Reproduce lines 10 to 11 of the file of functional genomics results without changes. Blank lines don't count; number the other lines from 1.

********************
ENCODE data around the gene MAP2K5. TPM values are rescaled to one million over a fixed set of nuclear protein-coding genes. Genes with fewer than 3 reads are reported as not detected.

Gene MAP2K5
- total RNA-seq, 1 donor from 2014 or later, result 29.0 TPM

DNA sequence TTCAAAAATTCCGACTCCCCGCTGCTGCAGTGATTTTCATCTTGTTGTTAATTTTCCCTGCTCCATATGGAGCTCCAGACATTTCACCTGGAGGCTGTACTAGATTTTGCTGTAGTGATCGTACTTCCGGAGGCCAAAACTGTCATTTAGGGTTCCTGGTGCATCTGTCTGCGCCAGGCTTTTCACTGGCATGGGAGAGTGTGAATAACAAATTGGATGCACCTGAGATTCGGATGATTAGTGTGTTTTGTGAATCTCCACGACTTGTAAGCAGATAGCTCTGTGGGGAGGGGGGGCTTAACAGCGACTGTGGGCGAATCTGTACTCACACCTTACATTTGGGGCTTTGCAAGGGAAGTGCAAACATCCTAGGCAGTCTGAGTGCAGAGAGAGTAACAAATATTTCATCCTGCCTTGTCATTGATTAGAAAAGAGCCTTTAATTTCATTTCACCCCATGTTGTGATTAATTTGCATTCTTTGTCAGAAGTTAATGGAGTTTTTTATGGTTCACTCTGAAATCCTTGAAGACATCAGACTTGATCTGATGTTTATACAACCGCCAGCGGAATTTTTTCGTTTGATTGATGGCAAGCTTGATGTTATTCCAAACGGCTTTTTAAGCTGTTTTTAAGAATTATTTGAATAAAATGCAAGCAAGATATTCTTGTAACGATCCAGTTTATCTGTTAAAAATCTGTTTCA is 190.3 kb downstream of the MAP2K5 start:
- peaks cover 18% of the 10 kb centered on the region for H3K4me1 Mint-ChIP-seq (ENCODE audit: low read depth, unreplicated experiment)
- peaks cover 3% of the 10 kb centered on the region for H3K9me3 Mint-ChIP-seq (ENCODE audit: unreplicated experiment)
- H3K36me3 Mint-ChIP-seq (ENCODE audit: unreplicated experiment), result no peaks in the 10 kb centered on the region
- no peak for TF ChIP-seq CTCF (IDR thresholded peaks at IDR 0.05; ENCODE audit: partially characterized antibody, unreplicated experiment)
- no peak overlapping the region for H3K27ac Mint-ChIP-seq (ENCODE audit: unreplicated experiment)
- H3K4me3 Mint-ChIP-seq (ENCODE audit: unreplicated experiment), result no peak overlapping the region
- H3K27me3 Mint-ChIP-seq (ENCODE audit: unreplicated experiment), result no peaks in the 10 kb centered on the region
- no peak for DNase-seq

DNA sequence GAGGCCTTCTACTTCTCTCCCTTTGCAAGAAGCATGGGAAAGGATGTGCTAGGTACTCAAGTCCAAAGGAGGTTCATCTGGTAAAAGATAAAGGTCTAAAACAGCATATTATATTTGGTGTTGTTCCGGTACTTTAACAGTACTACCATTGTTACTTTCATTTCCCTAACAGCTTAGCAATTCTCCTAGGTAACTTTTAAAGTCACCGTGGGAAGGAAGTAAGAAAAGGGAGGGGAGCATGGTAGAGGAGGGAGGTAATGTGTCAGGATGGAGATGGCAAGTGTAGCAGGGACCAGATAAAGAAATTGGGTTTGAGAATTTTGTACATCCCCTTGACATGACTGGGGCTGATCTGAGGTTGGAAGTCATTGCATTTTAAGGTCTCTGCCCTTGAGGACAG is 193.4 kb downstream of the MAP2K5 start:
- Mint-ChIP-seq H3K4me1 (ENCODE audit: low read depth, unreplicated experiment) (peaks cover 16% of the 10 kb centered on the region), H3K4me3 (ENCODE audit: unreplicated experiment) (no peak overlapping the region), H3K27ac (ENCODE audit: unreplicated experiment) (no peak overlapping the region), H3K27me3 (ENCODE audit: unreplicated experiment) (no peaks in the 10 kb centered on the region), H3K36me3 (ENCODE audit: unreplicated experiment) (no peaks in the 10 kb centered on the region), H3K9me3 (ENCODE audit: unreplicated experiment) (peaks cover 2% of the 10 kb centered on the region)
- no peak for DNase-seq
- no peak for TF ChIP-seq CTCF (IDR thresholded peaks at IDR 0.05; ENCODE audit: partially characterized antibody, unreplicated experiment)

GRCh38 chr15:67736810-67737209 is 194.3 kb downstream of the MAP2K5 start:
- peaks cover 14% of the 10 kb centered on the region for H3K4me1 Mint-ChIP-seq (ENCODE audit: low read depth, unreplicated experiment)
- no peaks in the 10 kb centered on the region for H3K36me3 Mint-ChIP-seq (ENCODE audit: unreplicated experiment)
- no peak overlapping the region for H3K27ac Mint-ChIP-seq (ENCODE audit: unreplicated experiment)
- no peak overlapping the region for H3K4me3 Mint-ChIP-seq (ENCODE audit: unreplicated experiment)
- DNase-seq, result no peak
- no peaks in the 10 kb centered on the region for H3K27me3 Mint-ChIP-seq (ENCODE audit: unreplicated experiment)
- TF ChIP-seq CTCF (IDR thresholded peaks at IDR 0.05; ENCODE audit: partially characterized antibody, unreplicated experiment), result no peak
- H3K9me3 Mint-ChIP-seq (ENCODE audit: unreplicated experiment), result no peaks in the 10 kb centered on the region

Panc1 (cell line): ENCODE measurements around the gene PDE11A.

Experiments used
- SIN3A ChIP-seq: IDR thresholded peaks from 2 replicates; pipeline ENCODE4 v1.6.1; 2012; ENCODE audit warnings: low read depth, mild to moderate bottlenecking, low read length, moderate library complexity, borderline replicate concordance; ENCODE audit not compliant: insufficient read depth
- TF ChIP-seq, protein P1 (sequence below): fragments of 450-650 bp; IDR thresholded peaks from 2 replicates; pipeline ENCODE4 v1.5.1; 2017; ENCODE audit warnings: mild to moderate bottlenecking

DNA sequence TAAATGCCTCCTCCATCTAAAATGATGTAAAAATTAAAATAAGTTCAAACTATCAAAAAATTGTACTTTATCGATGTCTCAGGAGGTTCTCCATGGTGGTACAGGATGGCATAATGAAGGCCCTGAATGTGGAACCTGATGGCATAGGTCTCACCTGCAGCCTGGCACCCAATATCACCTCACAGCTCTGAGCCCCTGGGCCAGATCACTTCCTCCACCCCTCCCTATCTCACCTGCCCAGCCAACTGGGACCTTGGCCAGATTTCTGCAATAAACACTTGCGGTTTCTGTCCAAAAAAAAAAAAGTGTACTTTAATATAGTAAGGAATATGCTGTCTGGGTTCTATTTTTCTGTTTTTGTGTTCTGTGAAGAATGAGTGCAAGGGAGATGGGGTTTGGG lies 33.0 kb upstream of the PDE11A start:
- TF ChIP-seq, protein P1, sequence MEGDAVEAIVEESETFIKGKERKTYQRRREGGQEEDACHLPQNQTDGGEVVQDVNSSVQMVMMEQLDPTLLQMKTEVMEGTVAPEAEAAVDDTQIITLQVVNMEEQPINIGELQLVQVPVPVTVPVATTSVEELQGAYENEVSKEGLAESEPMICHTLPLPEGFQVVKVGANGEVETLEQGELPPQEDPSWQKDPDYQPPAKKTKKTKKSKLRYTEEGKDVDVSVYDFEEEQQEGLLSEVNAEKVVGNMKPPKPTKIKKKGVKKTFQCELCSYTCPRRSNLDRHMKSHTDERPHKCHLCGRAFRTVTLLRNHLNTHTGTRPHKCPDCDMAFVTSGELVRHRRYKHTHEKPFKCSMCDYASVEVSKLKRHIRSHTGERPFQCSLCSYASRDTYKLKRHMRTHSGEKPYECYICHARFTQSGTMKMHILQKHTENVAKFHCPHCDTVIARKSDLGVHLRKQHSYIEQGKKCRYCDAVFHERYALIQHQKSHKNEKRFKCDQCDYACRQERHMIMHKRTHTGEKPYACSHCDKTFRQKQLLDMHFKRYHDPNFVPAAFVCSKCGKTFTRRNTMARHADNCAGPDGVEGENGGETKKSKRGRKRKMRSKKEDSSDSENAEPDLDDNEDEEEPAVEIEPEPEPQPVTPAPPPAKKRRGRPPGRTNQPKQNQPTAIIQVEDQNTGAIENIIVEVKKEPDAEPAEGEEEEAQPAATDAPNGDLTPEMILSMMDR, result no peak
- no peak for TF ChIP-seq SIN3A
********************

- H3K4me3 Mint-ChIP-seq (ENCODE audit: unreplicated experiment), result no peak overlapping the region
- H3K27me3 Mint-ChIP-seq (ENCODE audit: unreplicated experiment), result no peaks in the 10 kb centered on the region